If you mention “estate planning” to most people, you’ll likely get either a blank stare or some notion of wills or even living wills. Even if someone has a will or an estate plan, they probably don’t think of prenuptial agreements as playing any role in their plan. However, a prenuptial agreement, also known as a premarital agreement or simply a “prenup,” is a key part of some estate plans, especially if you’re marrying for a second time and already have children from a previous marriage. Let’s look at why these agreements can be a vital estate planning tool.
Spouses can use prenuptial agreements to determine what kind of property each will receive if they ever divorce. These agreements can cover any property the couple owns regardless of when they obtained it. Also, married couples in some states, though not Minnesota or North Dakota, share what is known as “community property.” This means that each spouse has a 50 percent share in the other’s property. That is, unless you have a prenuptial agreement that states otherwise. When one spouse dies, the other spouse is entitled to 50 percent of the community property as well.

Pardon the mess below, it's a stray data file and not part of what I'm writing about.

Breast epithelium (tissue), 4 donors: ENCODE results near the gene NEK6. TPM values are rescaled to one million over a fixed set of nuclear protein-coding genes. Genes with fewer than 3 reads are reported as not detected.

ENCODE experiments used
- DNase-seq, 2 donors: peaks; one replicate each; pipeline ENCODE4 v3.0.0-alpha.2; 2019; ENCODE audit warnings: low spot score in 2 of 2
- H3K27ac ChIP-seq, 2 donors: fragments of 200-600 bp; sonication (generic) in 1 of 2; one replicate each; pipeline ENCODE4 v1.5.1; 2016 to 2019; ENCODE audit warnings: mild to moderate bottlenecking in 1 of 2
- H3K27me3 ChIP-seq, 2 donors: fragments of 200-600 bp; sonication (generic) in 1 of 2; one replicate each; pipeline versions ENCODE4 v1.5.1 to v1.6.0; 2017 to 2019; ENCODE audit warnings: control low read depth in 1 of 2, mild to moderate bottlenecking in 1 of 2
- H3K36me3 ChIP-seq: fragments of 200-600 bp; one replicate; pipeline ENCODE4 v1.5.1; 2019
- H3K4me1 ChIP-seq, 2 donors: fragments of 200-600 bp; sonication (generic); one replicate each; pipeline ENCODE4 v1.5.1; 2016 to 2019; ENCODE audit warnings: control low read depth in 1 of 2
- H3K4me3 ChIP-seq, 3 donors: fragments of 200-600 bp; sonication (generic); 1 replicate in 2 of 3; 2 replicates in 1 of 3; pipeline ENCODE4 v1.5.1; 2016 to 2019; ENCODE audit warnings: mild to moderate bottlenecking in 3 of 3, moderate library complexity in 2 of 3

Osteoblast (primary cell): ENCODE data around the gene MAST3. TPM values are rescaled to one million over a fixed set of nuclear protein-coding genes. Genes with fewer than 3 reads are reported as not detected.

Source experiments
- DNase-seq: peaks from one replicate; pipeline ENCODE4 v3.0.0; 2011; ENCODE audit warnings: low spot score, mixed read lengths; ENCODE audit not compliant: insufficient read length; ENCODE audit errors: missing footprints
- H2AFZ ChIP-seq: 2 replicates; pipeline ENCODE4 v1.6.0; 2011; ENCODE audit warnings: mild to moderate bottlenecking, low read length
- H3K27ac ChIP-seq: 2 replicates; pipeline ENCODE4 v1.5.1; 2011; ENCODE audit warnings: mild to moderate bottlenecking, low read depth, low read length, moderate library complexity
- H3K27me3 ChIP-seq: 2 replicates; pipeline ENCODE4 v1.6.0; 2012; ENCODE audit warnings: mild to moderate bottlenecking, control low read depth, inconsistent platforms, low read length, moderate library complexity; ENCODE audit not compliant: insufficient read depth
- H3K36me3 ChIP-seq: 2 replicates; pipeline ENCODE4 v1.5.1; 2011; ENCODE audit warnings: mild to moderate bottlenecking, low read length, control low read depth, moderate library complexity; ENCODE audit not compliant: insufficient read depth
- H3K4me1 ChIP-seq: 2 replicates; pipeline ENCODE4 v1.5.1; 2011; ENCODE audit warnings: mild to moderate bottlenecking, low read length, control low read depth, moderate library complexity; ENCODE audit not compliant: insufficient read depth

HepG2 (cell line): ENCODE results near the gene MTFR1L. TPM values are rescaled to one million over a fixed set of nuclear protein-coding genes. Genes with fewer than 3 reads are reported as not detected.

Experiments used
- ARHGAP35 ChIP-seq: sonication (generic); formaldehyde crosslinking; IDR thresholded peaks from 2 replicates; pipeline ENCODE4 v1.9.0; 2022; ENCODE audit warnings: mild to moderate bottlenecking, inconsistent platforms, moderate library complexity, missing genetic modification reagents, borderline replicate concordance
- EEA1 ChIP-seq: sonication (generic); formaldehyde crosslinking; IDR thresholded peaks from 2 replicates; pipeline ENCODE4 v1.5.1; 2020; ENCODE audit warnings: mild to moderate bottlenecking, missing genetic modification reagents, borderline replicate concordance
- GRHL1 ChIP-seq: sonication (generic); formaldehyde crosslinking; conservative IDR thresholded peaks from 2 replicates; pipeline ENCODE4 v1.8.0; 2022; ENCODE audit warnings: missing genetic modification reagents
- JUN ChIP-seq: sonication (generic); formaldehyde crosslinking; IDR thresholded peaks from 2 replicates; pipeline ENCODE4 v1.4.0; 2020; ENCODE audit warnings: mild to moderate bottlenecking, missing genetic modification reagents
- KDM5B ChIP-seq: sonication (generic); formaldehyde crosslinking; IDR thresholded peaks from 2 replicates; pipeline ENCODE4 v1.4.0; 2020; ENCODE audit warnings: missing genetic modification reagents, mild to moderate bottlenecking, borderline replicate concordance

If you’re getting married, a prenup gives you much more leeway when you make your estate plan and choose inheritances. For example, spouses who have been previously married and have children from another marriage typically want to retain at least some of their property to leave to their children. With a prenuptial agreement, both spouses can choose what property they have the right to distribute as an inheritance if they should subsequently divorce.